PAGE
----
Creating a service blueprint is of course, only possible once the Pancentric team have a clear understanding of customer journeys, what people are thinking and feeling throughout their journeys, and who and what is involved front and backstage. Gathering and organising this information can often take weeks or even months for large companies, but the time invested pays dividends as it ensures businesses invest in improving touchpoints which we know matter to customers.

- Pathfinder workshop
It takes the knowledge of a range of business stakeholders to piece together the complete picture of the front and backstage processes. We facilitate Pathfinder workshops to get to this understanding quickly and start building the draft blueprint right in front of the whole team.

- Service safari
For large companies, knowledge and expertise can sometimes be silo-ed in departments, and it's necessary to engage a wider range of people around the business to get the complete picture and spot trends. A service safari is a series of small workshops and interviews run with internal staff to fact-find and gather opinion, and can be done in different office locations if required.

- Customer interviews
Data and analytics provide valuable insights into customer behaviour, but they only tell half the story. Qualitative research techniques are required for us to know what people are really thinking and feeling. Our designers and researchers regularly recruit and interview real customers in order to get the most valuable insights for you.


- Observational and diary studies
In assessing a how a service is experienced, it's sometimes best to run through a real scenario with customers, observing how they experience it first-hand, or if over a longer time period, getting customers to record their thoughts and feelings as part of a structured diary study.

What you use a service blueprint for
The blueprint lets all project stakeholders reference the same, holistic view of their business and keeps discussions focused on that which matters most - the customer experience. In planning goals for digital transformation or any kind of innovation project, we typically refer to the pain points marked and ask what the business could do to improve these poor performing areas.

The next step is to begin innovating - generating viable new ideas for tackling pain points or defining entirely new service blueprints. Pancentric have years of experience in using Design Thinking methodology to run a creative process that always delivers results. Some of our most popular creative sessions include:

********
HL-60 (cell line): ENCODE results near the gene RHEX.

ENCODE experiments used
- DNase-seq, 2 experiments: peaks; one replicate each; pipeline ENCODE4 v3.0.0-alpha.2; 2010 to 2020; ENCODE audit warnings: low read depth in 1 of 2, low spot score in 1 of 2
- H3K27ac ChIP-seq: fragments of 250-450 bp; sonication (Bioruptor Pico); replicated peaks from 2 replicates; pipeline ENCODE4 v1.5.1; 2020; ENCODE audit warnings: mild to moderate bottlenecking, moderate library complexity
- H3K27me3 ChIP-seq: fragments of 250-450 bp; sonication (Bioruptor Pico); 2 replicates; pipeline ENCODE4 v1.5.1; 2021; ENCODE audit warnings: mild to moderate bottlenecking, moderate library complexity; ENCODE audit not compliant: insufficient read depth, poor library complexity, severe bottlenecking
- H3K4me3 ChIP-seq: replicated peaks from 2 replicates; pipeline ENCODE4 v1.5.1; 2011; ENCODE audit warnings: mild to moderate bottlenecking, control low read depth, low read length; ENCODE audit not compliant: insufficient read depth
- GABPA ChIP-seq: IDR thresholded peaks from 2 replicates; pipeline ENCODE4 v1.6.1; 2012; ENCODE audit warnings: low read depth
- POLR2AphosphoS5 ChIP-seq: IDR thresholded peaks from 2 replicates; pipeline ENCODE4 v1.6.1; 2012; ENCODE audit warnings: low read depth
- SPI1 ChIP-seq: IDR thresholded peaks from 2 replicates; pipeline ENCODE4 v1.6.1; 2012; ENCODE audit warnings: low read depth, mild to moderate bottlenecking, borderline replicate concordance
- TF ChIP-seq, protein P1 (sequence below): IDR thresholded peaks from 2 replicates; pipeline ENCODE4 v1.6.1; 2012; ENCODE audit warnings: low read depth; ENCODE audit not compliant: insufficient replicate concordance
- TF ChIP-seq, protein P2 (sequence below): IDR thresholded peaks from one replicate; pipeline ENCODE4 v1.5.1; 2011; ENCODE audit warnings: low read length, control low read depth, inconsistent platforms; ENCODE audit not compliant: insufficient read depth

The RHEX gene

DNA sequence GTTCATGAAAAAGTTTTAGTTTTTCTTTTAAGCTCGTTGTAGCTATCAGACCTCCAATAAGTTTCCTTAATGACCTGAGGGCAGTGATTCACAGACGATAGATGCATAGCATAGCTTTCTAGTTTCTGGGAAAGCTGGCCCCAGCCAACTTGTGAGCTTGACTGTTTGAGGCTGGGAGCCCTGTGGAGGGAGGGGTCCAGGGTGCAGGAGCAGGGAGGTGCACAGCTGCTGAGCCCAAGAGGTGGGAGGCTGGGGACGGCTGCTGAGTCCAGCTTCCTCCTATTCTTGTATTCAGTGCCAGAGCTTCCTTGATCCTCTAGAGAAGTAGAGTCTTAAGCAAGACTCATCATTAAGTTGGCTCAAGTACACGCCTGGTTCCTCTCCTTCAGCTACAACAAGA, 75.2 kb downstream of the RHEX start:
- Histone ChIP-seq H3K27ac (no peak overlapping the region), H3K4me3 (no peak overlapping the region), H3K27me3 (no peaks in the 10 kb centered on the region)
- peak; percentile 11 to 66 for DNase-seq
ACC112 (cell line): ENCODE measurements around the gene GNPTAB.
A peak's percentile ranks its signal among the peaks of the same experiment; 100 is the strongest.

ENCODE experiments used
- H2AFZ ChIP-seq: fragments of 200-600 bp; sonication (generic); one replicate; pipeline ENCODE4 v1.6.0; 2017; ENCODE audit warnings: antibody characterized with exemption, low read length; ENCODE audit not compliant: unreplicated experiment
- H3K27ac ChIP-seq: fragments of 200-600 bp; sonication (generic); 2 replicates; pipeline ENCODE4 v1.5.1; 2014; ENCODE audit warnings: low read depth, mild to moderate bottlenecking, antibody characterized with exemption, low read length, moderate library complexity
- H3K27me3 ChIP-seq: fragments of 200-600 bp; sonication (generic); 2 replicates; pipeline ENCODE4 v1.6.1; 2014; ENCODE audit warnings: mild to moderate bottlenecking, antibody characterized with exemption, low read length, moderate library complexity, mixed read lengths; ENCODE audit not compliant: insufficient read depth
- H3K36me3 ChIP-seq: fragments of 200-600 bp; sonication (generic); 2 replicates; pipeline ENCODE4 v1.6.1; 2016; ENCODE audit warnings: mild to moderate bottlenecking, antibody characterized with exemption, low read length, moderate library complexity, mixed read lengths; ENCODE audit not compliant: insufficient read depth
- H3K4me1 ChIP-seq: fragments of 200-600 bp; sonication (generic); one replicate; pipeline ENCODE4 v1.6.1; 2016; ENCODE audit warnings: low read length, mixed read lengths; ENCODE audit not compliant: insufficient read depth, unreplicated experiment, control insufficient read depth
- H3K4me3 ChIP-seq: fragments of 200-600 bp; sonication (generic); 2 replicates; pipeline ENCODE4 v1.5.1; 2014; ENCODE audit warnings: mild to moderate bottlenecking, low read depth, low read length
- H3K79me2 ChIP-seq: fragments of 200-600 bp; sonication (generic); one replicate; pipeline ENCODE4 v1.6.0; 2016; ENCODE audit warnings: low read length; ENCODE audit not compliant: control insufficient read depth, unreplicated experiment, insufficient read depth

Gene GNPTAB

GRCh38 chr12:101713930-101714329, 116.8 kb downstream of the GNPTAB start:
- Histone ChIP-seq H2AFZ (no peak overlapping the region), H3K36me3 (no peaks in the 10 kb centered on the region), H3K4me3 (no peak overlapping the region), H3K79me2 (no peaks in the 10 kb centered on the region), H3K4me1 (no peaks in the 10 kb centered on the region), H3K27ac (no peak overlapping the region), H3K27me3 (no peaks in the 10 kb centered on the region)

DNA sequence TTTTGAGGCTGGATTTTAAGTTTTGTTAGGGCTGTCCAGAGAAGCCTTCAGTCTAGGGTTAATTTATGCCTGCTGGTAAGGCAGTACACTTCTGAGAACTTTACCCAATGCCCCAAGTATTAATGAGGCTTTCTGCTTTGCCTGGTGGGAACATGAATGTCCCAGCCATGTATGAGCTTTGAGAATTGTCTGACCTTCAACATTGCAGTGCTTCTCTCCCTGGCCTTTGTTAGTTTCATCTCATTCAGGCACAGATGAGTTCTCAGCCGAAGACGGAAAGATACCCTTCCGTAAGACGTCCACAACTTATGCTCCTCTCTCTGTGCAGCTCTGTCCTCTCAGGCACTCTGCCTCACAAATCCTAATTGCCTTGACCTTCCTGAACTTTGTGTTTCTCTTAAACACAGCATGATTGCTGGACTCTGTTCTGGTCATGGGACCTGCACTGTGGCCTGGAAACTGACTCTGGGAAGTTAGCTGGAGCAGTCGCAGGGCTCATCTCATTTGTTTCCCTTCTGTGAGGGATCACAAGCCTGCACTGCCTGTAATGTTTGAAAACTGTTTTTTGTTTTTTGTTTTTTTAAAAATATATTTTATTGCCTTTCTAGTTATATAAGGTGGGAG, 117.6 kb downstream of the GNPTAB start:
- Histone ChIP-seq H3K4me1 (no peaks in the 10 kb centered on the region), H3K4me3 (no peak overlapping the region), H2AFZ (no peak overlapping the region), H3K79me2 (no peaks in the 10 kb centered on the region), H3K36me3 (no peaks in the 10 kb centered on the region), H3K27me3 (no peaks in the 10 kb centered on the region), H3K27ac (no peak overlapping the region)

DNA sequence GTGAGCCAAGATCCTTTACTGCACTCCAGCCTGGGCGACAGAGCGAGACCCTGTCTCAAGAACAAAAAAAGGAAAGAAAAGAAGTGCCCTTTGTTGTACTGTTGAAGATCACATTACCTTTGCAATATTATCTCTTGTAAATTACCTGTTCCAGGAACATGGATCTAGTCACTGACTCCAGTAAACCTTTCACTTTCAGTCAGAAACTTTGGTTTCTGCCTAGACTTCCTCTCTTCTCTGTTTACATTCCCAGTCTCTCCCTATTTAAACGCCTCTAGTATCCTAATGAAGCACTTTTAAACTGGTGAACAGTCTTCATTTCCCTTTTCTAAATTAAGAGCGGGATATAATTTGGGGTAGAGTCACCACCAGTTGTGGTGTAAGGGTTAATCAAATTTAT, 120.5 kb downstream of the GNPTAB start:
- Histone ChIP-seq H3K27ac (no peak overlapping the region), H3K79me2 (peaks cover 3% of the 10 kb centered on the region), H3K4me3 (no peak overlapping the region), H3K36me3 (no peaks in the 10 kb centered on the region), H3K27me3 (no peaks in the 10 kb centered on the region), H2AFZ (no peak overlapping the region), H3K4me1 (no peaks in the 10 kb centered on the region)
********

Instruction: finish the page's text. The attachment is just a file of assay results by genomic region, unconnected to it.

- Co-creation workshops
Over the course of just a few hours, our design team can guide your stakeholders through an engaging and efficient creative process to arrive at viable new concepts. Starting with pain points and customer needs, we run through a structured series of exercises that enable us to generate hundreds of ideas in very little time at all, before appraising the most promising and arriving at a handful of hypotheses ready to be developed further. Hypotheses that come out of these sessions will be raw and conceptual, but will also be technically feasible, viable for the business and tailored specifically to tackle customer pain points or unlock new business value.


- Design Sprints
Based upon a practice first trialled at Google Ventures, the design sprint is an intense, collaborative group activity that evolves workshop concepts into functional digital prototypes, validated by real customers in just 5 days.

Starting with sketch ideas or storyboards, a multi-disciplinary team of designers, developers and business analysts – which can include your own staff – sit and work together, detailing the design and bringing the concept to life as an interactive digital prototype, storyboard or service artefacts. They then carry-out face-to-face testing with customers to determine how much value and business potential the concept has.

For only 5 days investment, you can determine if the concept is worth developing further, or simply pick another and repeat, minimising project risk.

What happens next
As the project progresses, and new ideas are prototyped and tested with real customers, we can begin estimating how the blueprint might change in future and what kind of improvements we can expect to see. If we are trialling an entirely new service, we may create new blueprints to illustrate how things will be different in a range of possible futures and allow stakeholders to discuss the impact of transformation.

Service blueprints quickly becomes a key reference for people all across the business to go back to regularly, ensuring we keep customers in mind and are reminded of the reason we work on new products or new technologies - that they must ultimately deliver a customer benefit that is frontstage and make a noticeable difference to their experience.

To learn more about service blueprints, the research we do to inform them and the design we do as a result of making them, get in touch with us Corrall Design.

(Originally written whilst working at Pancentric Ltd)

Matt Corrall